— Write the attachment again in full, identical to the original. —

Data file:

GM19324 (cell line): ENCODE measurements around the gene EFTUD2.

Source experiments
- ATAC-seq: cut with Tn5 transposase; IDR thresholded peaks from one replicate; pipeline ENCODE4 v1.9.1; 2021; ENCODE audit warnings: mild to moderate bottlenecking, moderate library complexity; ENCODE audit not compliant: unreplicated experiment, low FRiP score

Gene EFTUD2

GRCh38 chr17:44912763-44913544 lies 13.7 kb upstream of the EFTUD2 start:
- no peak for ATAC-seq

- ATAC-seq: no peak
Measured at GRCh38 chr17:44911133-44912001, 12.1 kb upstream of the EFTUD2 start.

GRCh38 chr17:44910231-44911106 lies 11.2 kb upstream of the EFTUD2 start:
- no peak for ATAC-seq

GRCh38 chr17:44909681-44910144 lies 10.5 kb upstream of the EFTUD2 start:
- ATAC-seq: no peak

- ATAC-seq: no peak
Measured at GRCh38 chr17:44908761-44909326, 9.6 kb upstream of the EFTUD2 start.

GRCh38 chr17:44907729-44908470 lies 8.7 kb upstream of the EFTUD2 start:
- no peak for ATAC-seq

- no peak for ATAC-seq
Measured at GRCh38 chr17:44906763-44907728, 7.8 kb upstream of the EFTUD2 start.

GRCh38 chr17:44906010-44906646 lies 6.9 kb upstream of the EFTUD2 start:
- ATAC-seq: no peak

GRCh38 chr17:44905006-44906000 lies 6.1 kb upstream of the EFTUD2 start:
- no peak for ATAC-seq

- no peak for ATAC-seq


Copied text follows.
GM19324 (cell line): ENCODE measurements around the gene EFTUD2.

Source experiments
- ATAC-seq: cut with Tn5 transposase; IDR thresholded peaks from one replicate; pipeline ENCODE4 v1.9.1; 2021; ENCODE audit warnings: mild to moderate bottlenecking, moderate library complexity; ENCODE audit not compliant: unreplicated experiment, low FRiP score

Gene EFTUD2

GRCh38 chr17:44912763-44913544 lies 13.7 kb upstream of the EFTUD2 start:
- no peak for ATAC-seq

- ATAC-seq: no peak
Measured at GRCh38 chr17:44911133-44912001, 12.1 kb upstream of the EFTUD2 start.

GRCh38 chr17:44910231-44911106 lies 11.2 kb upstream of the EFTUD2 start:
- no peak for ATAC-seq

GRCh38 chr17:44909681-44910144 lies 10.5 kb upstream of the EFTUD2 start:
- ATAC-seq: no peak

- ATAC-seq: no peak
Measured at GRCh38 chr17:44908761-44909326, 9.6 kb upstream of the EFTUD2 start.

GRCh38 chr17:44907729-44908470 lies 8.7 kb upstream of the EFTUD2 start:
- no peak for ATAC-seq

- no peak for ATAC-seq
Measured at GRCh38 chr17:44906763-44907728, 7.8 kb upstream of the EFTUD2 start.

GRCh38 chr17:44906010-44906646 lies 6.9 kb upstream of the EFTUD2 start:
- ATAC-seq: no peak

GRCh38 chr17:44905006-44906000 lies 6.1 kb upstream of the EFTUD2 start:
- no peak for ATAC-seq

- no peak for ATAC-seq